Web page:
Tender Embrace

This week’s flash fiction prompt is brought to you by the good folks over at the 500 Club. It goes a little something like this:

Deus ex machina: Where a seemingly unsolvable situation is neatly wrapped up by an intervening god, character, event, object, etc. A device better avoided… except this time. Write 500 words from the view-point of that intervening god, character, event or object.

I decided to write about something I’ve been considering for a while. The character that I’ve identified as a solution in this piece is someone/something I’ve thought about a lot in recent years, but not in a morbid way. I believe ‘she’ is misunderstood. We see her as an enemy. Is it possible that she would be better seen as one of our greatest friends?

tender embrace

“You’re mucking it all up,” he said.

“That’s a point of view,” she replied.

“No, that’s a fact.”

She sighed. “I forget how difficult it is for your kind to distinguish perception from reality.”

“Perception is reality,” he said.

“Thank you for making my point.”

He opened his mouth to speak and then thought better of it. After a moment’s reflection, he wagged his index finger and said, “None of that. None of your riddling. I’ll not allow you to turn this into a war of words.”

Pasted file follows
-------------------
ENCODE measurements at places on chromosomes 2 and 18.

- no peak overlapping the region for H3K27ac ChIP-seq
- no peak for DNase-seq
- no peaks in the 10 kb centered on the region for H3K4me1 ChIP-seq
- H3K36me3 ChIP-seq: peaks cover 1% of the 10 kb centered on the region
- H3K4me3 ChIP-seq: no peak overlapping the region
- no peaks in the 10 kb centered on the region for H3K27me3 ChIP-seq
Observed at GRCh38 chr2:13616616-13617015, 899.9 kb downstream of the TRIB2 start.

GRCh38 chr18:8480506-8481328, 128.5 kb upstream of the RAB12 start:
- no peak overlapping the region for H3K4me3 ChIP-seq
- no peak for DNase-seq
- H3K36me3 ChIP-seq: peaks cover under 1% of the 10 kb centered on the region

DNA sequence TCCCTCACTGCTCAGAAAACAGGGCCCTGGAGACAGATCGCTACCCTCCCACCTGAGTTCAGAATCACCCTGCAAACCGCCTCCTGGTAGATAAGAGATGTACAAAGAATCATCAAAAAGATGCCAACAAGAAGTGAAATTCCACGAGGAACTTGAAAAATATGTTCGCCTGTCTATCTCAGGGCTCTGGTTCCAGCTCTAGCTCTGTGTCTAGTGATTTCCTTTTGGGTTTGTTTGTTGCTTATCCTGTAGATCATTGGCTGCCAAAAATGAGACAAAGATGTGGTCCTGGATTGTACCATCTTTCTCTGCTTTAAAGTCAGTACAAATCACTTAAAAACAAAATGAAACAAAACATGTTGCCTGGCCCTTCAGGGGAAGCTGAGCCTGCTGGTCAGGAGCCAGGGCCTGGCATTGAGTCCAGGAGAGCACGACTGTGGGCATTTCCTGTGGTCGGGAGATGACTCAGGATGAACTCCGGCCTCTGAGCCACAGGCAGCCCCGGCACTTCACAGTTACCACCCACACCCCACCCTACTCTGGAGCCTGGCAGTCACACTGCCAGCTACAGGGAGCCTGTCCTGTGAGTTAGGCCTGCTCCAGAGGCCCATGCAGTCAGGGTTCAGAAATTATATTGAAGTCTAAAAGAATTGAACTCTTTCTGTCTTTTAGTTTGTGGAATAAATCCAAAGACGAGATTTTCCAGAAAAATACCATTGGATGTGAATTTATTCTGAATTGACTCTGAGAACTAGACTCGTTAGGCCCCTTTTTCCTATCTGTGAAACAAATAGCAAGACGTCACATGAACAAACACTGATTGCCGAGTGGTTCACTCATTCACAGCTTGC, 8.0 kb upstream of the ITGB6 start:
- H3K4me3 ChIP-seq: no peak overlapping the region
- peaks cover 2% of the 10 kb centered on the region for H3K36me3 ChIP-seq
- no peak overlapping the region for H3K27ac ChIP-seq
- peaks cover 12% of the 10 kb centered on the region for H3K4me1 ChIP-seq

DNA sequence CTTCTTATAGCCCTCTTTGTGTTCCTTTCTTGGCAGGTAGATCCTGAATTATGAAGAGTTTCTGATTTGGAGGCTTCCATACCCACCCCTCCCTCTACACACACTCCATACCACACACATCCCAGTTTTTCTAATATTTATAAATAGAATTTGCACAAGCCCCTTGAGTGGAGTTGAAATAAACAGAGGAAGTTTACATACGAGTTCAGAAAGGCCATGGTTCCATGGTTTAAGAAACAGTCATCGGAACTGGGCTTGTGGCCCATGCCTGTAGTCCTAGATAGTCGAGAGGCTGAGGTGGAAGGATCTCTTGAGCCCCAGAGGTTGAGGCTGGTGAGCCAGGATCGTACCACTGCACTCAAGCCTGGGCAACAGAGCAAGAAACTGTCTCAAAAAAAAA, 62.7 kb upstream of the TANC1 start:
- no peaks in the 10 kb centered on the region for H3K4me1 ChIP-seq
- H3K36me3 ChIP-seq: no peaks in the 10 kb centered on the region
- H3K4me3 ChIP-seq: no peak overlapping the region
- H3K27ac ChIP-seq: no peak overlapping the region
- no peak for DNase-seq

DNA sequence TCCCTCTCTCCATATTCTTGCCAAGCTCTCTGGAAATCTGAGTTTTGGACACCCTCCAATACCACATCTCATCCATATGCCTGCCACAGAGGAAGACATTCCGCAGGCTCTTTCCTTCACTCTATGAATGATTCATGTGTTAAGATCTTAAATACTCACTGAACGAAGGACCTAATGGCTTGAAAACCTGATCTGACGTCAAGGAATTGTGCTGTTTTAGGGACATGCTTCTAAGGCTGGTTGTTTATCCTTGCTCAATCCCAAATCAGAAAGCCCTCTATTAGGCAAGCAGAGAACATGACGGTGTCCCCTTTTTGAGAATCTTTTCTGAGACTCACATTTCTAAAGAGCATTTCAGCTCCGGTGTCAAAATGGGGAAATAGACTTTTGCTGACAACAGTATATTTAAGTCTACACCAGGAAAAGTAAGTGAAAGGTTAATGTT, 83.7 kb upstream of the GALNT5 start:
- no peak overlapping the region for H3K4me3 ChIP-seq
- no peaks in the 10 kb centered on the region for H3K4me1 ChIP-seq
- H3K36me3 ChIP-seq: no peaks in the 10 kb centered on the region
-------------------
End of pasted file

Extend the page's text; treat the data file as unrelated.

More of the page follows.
She smiled benevolently on him. “What sort of war would you prefer, sir?”

He blustered, his hands forming fists and his cheeks turning red. Along the left side of his forehead, just above the eyebrow, the thick thread of a single vein could be seen clearly. It looked ready to burst. He held a book in his right hand. Reflexively, he lifted it and began to sift through its pages.

“That trinket will do you no good here, sir,” she said casually.

“Trinket? Why, this is–”

“I know full well what it is. I don’t come to your home and insult your intelligence. I’ll thank you to show me the same courtesy.”

“No,” he said. “You merely come to my home and kill people.”

She signed deeply. It can be so difficult to explain to a human, she thought. “I don’t kill.”

He hefted the book before his face with two hands as though its weight required a double grip. “I said in the cutting off of my days,” he read, “I shall go to the gates of the grave: I am deprived of the residue of my years.

She made a small gesture with her hand and the book closed on its own. He stared at the cover, awed and terrified. She made a second gesture and the book lifted out of his hands and floated into hers. “What makes you think I’m the one who deprives you?” she asked.

His eyes remained transfixed on the book. “This,” she said looking down at it. Her fingertips ran along the leather spine. “Yes, this is sacred. This is truth. This is so much more and so much less than your kind understands. What it says about me most of all. Sir, answer me, why do you blame me? Why seek me out? Why try to stop me from performing my duty?”

“You are the enemy of man,” he said. “You must be stopped.”

She smiled at him again, not unkindly. “Let me ask you a question. You say you sought me out?”


“To stop me?”


“Under what circumstances would I meet with a man face-to-face, do you think?”

He recoiled in shock. “No…

She moved forward and placed a hand on his shoulder. Looking gently into his eyes, she said, “Yes, my dear, sweet, noble man. Yes. It is already done, else you would not be here.”

And then Death, the unsung savior of mankind, wrapped her arms around him and held him tight in her tender embrace.